“In contrast, there are those who have suffered under the hand of abuse. The pain of the past, the lack of trust, or the current lack of any meaningful relationship reduced the act of honoring to a duty not a devotion.”

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Many people have extremely complicated relationships with their parents. Blindly asking for these people to respect their parent comes across as a slap in the face for those people. And further on in this section the author askes this same group of victims to never speak ill of their parents or slander them. And even askes them to care for their abusive parents in their parents times of need. Asking a victim to bottle up all the hurt and abuse and to care for their abuser is harmful – plain and simple. Victims should never be forced into silence or back into an abusive relationship – ever. It does not matter if the abuser was a parent. The victim still has right to speak out and to leave that relationship – to cut ties and move on. Teachings like this enable abusive parents and silence their child victims.

This whole chapter has sparked a deep sense of unease within me. Authority of parents was definitely the focus overall. With children being allowed no minor level of disrespect. Obedience is not a request but an obligation. A level of eternal honor and reverence is to be always held towards the parents. This first set of moral obligations and teaching lays a horrific groundwork. As any other responsibilities or obligations will relate to the parent child relationship. A parents ultimate authority has already been established, and whatever a parent requires of a child MUST be followed. Any level of disobedience on the child’s side is worthy of discipline, and the parents are required to hold their children to full obedience.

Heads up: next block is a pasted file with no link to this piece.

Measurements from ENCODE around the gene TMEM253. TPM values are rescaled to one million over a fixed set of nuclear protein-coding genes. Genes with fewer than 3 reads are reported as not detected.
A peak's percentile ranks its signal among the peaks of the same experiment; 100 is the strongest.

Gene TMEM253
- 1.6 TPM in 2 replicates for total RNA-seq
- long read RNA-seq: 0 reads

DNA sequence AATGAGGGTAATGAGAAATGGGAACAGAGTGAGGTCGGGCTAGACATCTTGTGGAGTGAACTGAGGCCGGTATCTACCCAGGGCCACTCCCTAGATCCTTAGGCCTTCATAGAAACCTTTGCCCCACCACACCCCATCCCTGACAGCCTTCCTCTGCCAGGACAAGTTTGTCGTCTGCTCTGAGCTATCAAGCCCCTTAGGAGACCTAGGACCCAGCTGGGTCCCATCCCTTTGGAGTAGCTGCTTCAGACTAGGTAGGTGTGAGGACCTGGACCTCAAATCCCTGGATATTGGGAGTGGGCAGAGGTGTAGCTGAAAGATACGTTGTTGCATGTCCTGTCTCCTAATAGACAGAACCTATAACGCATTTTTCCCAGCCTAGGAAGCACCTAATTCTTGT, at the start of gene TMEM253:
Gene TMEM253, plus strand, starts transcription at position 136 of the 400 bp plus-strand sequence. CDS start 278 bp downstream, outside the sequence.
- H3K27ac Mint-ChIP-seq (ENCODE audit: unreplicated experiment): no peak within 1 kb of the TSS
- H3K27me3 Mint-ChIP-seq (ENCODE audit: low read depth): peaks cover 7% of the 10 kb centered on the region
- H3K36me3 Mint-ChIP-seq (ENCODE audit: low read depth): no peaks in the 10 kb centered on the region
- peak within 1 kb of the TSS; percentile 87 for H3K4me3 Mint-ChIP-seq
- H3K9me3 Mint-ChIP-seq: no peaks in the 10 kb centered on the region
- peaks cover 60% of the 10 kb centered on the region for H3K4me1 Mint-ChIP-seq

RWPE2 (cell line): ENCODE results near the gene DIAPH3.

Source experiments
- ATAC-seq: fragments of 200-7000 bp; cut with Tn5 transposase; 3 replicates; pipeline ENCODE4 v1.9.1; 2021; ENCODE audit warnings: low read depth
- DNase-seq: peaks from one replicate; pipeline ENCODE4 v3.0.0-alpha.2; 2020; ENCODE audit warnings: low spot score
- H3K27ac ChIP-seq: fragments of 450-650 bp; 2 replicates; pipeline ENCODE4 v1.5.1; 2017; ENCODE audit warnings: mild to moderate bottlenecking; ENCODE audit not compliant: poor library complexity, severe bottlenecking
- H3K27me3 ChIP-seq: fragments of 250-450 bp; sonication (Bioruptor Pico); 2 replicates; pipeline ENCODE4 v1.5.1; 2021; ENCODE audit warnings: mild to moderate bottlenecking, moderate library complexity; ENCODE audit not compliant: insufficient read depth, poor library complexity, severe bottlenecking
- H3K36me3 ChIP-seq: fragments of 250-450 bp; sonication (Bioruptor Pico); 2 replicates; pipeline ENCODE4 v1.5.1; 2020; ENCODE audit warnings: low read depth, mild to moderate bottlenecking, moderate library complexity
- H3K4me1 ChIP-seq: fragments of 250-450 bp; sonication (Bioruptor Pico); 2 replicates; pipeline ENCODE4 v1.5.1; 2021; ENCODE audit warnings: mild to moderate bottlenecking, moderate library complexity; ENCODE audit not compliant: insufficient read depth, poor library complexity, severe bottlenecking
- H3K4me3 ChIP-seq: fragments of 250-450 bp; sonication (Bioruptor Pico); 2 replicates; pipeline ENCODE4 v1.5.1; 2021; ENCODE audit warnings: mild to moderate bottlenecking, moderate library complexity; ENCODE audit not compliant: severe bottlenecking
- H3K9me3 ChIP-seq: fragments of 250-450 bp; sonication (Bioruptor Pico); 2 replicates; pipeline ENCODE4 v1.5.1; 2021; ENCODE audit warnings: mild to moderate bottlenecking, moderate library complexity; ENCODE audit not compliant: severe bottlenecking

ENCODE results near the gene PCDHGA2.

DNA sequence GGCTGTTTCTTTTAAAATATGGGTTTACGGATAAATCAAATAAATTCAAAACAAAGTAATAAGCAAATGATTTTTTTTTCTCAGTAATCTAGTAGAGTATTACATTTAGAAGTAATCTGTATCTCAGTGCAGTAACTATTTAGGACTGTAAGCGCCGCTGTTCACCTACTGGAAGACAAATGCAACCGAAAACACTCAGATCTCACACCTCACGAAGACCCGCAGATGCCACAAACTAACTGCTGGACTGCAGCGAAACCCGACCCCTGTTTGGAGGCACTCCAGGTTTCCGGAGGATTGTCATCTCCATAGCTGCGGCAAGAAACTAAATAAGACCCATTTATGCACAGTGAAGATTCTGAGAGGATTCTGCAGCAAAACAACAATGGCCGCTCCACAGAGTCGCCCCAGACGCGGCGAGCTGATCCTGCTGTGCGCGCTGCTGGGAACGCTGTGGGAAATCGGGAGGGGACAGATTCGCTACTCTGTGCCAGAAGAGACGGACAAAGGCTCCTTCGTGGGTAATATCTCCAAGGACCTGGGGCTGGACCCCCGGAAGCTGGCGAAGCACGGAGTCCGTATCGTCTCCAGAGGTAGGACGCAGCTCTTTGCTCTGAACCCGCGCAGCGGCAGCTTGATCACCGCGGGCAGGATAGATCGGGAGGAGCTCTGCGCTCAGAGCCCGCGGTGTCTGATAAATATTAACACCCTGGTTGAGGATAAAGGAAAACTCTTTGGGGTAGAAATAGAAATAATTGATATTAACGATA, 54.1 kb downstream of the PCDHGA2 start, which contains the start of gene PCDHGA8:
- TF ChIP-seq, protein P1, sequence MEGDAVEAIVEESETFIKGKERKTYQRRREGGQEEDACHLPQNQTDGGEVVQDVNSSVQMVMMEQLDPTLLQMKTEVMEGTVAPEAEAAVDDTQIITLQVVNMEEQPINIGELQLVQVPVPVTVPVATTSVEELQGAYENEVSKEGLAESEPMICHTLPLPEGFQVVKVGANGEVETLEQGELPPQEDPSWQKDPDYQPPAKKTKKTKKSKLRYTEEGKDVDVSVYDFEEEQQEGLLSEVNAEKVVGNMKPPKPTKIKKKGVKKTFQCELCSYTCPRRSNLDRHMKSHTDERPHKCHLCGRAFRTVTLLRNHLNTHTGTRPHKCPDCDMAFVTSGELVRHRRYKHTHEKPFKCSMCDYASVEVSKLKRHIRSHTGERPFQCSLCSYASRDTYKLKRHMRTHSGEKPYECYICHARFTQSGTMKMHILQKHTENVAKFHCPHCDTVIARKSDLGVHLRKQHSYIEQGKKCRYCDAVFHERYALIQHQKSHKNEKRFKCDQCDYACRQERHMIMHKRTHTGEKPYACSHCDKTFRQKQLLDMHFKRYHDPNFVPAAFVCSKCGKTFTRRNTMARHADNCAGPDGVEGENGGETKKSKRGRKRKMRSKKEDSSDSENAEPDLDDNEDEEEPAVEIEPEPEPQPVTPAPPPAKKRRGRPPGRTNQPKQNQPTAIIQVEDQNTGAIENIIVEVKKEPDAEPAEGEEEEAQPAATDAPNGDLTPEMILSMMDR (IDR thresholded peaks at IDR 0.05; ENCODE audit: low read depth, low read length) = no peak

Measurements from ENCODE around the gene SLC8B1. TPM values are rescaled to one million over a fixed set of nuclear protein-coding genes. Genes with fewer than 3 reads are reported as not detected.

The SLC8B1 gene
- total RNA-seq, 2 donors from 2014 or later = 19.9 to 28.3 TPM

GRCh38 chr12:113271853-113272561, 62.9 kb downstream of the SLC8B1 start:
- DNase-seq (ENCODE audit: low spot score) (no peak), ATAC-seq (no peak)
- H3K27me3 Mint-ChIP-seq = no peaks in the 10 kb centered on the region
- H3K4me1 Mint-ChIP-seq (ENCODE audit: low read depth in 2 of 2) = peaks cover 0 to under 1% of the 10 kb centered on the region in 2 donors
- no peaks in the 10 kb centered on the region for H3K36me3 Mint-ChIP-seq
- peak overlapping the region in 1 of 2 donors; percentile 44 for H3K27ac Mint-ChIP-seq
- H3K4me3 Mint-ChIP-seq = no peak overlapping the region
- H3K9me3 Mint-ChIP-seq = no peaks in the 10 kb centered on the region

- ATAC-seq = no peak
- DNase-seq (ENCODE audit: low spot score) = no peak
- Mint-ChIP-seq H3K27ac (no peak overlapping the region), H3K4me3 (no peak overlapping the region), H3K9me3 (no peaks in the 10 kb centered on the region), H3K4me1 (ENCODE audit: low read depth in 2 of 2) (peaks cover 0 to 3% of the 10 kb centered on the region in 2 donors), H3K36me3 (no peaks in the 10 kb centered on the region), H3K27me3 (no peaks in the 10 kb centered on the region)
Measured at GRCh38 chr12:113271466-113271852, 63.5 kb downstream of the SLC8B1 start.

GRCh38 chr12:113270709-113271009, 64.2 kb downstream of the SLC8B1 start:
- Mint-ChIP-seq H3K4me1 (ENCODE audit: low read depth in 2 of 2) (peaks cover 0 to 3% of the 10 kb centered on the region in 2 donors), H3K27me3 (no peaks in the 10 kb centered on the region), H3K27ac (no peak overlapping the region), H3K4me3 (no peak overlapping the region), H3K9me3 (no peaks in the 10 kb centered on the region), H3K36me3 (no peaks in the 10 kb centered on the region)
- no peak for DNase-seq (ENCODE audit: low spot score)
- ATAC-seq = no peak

I’ve lived within a family that had this type of dynamic. My parents certainly took Gary Ezzo’s training to heart. They wanted to raise me within a godly family and did their best to make that happen. But I can say the family I grew up in was not a healthy type of family. Obedience and respect were certainly visible and shown to the world at large. But that came at the cost of any type of loving parent child relationship. I learned to behave in accordance with my parents rules because I had to, or I knew that I would face discipline and their judgement. I learnt to act within the moral code I was taught, but truly only due to fear of punishment and disapproval.